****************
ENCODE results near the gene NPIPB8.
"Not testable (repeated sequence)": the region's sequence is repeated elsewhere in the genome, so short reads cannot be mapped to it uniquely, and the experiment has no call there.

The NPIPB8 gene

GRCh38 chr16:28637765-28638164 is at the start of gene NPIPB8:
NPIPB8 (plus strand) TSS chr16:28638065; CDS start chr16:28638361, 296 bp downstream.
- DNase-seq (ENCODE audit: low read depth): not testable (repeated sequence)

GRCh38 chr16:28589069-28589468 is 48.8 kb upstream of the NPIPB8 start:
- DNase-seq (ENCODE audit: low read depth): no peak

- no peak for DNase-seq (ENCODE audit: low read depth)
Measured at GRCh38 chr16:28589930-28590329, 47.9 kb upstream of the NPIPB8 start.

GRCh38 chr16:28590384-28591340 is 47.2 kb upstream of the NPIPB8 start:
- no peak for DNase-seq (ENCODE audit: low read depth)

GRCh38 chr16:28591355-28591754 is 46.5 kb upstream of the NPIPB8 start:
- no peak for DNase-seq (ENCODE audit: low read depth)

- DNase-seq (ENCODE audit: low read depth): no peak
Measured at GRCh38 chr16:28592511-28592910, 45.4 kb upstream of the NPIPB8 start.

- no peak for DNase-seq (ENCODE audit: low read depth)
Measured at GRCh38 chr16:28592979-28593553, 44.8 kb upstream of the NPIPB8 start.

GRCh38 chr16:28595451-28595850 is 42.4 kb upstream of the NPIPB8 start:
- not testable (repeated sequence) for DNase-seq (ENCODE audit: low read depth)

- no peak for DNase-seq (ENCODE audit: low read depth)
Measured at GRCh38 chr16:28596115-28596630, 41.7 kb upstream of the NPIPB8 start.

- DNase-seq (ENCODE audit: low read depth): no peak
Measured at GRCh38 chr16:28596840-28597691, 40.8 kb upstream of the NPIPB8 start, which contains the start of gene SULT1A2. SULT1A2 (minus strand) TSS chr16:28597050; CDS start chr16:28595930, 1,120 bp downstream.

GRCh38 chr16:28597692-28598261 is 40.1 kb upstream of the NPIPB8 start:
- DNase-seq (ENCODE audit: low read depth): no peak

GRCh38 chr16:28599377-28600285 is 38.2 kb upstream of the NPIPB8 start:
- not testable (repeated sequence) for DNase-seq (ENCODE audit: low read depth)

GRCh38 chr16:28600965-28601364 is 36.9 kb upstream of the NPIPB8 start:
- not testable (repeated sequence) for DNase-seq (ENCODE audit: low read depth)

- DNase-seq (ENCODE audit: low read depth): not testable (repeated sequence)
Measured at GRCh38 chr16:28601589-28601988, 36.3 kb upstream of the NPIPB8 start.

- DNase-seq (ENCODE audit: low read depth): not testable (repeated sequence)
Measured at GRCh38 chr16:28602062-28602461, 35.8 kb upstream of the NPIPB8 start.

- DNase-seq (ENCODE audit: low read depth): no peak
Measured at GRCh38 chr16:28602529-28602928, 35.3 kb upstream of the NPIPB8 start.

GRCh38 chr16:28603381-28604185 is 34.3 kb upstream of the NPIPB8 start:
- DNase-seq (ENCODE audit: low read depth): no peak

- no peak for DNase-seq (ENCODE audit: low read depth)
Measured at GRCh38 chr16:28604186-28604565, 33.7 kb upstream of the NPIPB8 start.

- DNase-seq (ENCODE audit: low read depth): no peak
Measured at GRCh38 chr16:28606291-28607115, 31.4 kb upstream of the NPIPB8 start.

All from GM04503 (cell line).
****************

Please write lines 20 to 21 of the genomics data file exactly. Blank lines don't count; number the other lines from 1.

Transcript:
- not testable (repeated sequence) for DNase-seq (ENCODE audit: low read depth)

- no peak for DNase-seq (ENCODE audit: low read depth)